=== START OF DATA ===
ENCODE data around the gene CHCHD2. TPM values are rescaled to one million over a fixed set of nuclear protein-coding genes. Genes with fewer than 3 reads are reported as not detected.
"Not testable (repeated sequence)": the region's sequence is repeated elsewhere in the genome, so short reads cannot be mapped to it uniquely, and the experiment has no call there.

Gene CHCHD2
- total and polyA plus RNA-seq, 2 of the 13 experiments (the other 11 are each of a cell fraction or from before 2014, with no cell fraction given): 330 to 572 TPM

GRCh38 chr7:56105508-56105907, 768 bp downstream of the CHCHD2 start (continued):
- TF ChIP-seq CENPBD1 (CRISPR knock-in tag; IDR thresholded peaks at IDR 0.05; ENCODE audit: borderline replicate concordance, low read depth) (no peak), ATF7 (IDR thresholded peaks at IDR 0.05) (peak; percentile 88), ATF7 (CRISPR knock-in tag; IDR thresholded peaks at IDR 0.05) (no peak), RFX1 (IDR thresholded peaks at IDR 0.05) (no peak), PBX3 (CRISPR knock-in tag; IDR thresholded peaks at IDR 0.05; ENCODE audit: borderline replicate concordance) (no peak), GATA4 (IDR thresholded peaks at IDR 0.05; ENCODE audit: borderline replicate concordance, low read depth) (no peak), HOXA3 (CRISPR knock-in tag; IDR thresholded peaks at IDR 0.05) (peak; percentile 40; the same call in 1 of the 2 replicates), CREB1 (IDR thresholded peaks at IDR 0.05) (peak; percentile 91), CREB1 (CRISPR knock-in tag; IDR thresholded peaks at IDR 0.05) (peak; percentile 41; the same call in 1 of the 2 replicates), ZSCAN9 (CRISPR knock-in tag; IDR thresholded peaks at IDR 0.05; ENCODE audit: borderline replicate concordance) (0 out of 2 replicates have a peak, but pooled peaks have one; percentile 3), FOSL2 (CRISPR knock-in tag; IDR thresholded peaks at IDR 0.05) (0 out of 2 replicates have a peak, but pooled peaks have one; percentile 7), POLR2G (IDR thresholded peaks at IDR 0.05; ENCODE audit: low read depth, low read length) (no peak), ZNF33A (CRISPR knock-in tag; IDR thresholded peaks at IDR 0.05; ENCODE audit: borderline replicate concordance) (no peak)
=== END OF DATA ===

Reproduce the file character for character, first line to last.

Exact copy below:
ENCODE data around the gene CHCHD2. TPM values are rescaled to one million over a fixed set of nuclear protein-coding genes. Genes with fewer than 3 reads are reported as not detected.
"Not testable (repeated sequence)": the region's sequence is repeated elsewhere in the genome, so short reads cannot be mapped to it uniquely, and the experiment has no call there.

Gene CHCHD2
- total and polyA plus RNA-seq, 2 of the 13 experiments (the other 11 are each of a cell fraction or from before 2014, with no cell fraction given): 330 to 572 TPM

GRCh38 chr7:56105508-56105907, 768 bp downstream of the CHCHD2 start (continued):
- TF ChIP-seq CENPBD1 (CRISPR knock-in tag; IDR thresholded peaks at IDR 0.05; ENCODE audit: borderline replicate concordance, low read depth) (no peak), ATF7 (IDR thresholded peaks at IDR 0.05) (peak; percentile 88), ATF7 (CRISPR knock-in tag; IDR thresholded peaks at IDR 0.05) (no peak), RFX1 (IDR thresholded peaks at IDR 0.05) (no peak), PBX3 (CRISPR knock-in tag; IDR thresholded peaks at IDR 0.05; ENCODE audit: borderline replicate concordance) (no peak), GATA4 (IDR thresholded peaks at IDR 0.05; ENCODE audit: borderline replicate concordance, low read depth) (no peak), HOXA3 (CRISPR knock-in tag; IDR thresholded peaks at IDR 0.05) (peak; percentile 40; the same call in 1 of the 2 replicates), CREB1 (IDR thresholded peaks at IDR 0.05) (peak; percentile 91), CREB1 (CRISPR knock-in tag; IDR thresholded peaks at IDR 0.05) (peak; percentile 41; the same call in 1 of the 2 replicates), ZSCAN9 (CRISPR knock-in tag; IDR thresholded peaks at IDR 0.05; ENCODE audit: borderline replicate concordance) (0 out of 2 replicates have a peak, but pooled peaks have one; percentile 3), FOSL2 (CRISPR knock-in tag; IDR thresholded peaks at IDR 0.05) (0 out of 2 replicates have a peak, but pooled peaks have one; percentile 7), POLR2G (IDR thresholded peaks at IDR 0.05; ENCODE audit: low read depth, low read length) (no peak), ZNF33A (CRISPR knock-in tag; IDR thresholded peaks at IDR 0.05; ENCODE audit: borderline replicate concordance) (no peak)